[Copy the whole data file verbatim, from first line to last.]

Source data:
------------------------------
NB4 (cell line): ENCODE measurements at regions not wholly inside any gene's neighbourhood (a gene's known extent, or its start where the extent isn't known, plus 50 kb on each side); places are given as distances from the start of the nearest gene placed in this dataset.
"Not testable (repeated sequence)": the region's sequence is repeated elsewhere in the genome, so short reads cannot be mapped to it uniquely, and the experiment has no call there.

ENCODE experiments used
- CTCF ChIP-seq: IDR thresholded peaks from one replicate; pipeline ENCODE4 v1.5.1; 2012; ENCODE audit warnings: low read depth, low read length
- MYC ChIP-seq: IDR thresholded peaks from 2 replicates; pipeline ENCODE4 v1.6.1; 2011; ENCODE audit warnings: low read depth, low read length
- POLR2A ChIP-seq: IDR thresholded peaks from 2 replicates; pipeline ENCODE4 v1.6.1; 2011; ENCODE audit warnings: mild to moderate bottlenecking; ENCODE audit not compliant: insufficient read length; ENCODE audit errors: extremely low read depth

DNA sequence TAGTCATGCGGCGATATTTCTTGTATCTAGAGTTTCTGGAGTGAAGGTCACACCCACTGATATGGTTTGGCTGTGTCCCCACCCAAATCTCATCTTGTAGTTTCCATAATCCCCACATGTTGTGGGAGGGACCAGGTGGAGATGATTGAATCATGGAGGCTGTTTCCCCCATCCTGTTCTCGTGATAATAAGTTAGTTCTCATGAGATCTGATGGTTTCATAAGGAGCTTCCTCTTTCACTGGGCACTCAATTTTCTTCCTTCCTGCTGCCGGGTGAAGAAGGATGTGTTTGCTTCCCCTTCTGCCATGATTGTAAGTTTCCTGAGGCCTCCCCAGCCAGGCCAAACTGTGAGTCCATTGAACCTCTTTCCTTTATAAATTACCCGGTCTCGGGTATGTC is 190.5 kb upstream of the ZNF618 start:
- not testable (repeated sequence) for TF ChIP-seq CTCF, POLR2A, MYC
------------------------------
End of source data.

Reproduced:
NB4 (cell line): ENCODE measurements at regions not wholly inside any gene's neighbourhood (a gene's known extent, or its start where the extent isn't known, plus 50 kb on each side); places are given as distances from the start of the nearest gene placed in this dataset.
"Not testable (repeated sequence)": the region's sequence is repeated elsewhere in the genome, so short reads cannot be mapped to it uniquely, and the experiment has no call there.

ENCODE experiments used
- CTCF ChIP-seq: IDR thresholded peaks from one replicate; pipeline ENCODE4 v1.5.1; 2012; ENCODE audit warnings: low read depth, low read length
- MYC ChIP-seq: IDR thresholded peaks from 2 replicates; pipeline ENCODE4 v1.6.1; 2011; ENCODE audit warnings: low read depth, low read length
- POLR2A ChIP-seq: IDR thresholded peaks from 2 replicates; pipeline ENCODE4 v1.6.1; 2011; ENCODE audit warnings: mild to moderate bottlenecking; ENCODE audit not compliant: insufficient read length; ENCODE audit errors: extremely low read depth

DNA sequence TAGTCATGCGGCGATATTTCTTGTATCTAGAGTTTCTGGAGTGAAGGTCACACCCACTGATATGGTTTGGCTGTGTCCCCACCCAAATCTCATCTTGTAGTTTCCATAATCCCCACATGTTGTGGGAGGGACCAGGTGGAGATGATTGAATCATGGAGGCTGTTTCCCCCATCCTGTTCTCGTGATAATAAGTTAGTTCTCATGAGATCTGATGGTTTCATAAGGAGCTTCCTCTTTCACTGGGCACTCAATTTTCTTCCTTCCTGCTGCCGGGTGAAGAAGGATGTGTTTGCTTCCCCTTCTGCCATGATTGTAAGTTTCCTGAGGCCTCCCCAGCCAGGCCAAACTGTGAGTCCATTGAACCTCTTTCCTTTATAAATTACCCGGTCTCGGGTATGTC is 190.5 kb upstream of the ZNF618 start:
- not testable (repeated sequence) for TF ChIP-seq CTCF, POLR2A, MYC